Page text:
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A Clockwork Orange (1971)

  Directed by: Stanley Kubrick
Written by: Anthony Burgess, Stanley Kubrick
Starring: Adrienne Corri, Carl Duering, Patrick Magee, Malcolm McDowell
Links: A Clockwork Orange on the IMDb, Buy on DVD, Buy on Video, Buy the Soundtrack, Buy the Book
Genre: Drama

This movie gets: 9.00 (1 rating)
nofreelist.com Ranking: not yet ranked (awaiting 2 ratings)

A Clockwork Orange (1971) is also mentioned in em_fiction's review of Behave (2002) and timchuma's review of Oldboy (2003).

"Kubrick's very horrorshow film for the gulliver" - a review by em_fiction

A Clockwork Orange is a wicked tale about a young man, Alex (Malcolm McDowell) and his gang of three, who enjoy spending their time committing sadistic acts of violence, rape and other perverse activities. During one of Alex's wild rampages, he inevitably gets caught by the police and ends up in an institution where he becomes the guinea pig for a brainwashing experiment that aims to turn him from devil to saint. At the conclusion of the experiment, Alex is cured and the doctors release him, confident that he will never harm anyone again. What they don't realise is that by transforming Alex into a harmless creature, they have led to him to become vulnerable to those who were once his victims.

A Clockwork Orange was made in 1971 but was never a shelf item until almost three decades later. I've never actually taken the time to find out why it was only just re-released but I maintain the assumption that it was simply in Kubrick's memory (feel free to email me if I'm wrong). During its time of release, this film ignited a lot of debate and hullabaloo, and was also one of few mainstream films (and Oscar nominees) to receive the X rating. I've read Anthony Burgess' novel, and it's a lot more graphic than the film. Kubrick had already gone substantial lengths to censor and truncate some of the contentious material that was originally conveyed in extreme detail, but when dealing with a subject like this it's pretty much impossible to avoid controversy. In a way, the infamy that surrounds A Clockwork Orange has been somewhat favourable to the film's reputation, since it heightens the confrontational grounds on which the film already sits.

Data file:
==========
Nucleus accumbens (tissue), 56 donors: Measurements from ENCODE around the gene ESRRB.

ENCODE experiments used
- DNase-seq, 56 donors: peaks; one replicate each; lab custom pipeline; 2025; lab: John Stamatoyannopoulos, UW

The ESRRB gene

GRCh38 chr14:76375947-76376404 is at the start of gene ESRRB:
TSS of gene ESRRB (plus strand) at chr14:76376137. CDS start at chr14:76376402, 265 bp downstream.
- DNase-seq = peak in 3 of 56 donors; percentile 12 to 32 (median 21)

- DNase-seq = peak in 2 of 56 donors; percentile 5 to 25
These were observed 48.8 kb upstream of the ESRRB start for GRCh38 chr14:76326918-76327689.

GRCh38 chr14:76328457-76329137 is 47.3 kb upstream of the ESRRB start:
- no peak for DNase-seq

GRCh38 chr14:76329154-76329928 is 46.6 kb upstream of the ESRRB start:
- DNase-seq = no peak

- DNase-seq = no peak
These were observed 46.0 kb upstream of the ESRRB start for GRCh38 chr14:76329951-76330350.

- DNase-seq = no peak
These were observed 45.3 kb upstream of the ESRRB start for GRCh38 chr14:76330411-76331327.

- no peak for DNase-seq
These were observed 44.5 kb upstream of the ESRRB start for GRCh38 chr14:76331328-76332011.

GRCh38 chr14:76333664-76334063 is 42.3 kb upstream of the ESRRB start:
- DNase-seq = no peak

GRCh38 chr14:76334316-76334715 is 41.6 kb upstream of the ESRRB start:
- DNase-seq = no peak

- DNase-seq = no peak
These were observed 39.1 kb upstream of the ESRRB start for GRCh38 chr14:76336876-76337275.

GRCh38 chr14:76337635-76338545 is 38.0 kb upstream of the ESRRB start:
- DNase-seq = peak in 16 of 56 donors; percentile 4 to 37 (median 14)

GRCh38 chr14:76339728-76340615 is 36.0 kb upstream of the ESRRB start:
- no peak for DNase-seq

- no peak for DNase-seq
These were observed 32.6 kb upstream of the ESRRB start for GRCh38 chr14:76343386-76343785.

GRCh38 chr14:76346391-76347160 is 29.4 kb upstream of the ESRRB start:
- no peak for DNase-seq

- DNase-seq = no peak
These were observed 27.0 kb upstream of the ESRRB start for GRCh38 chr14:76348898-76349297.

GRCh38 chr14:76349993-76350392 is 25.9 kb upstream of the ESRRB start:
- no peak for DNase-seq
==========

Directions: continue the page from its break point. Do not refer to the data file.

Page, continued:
If I were to sum up the film in one word, I'd say 'bizarre'. Everything about the film is bizarre. The character of Alex is incredibly bizarre - while he enjoys committing acts of unbelievable sadism and perversity, he also likes listening to Beethoven (or 'the ol' Ludwig van') at maximum volume. Oh, and on top of that, he still goes to school.

To describe Malcolm McDowell in the role of Alex: unquestionable perfection. Acting as a character is one thing, but McDowell really does become Alex. Kubrick once said that he may have called off the entire film if McDowell weren't available. As excessive as that may seem, it would be pretty damn hard to find someone else who generates as much magnetism and eeriness as McDowell.

The way the film looks is incredibly bizarre. Everything from the opening credits to the 'milk-plus bar', Kubrick has brought to life an extremely vivid but unusual visualisation. The language is bizarre - the gang speak their own fabricated language called 'Nadsat' to substitute most of our common words, which is annoying to begin with since it takes a while to get used to (shouldn't be a problem if you've read the book though).

The film's bizarreness is ultimately a good thing. It keeps you heavily engaged and interested, and at the same time provokes thought and discussion. A Clockwork Orange is Kubrick's most provocative, influential and revolutionary film and one of the highlights of his amazing contribution to cinema; simply a must for Kubrick fans who haven't already yet seen it.

em_fiction gives this movie 9 out of 10.
Review created on Mon 12 Jan 2004

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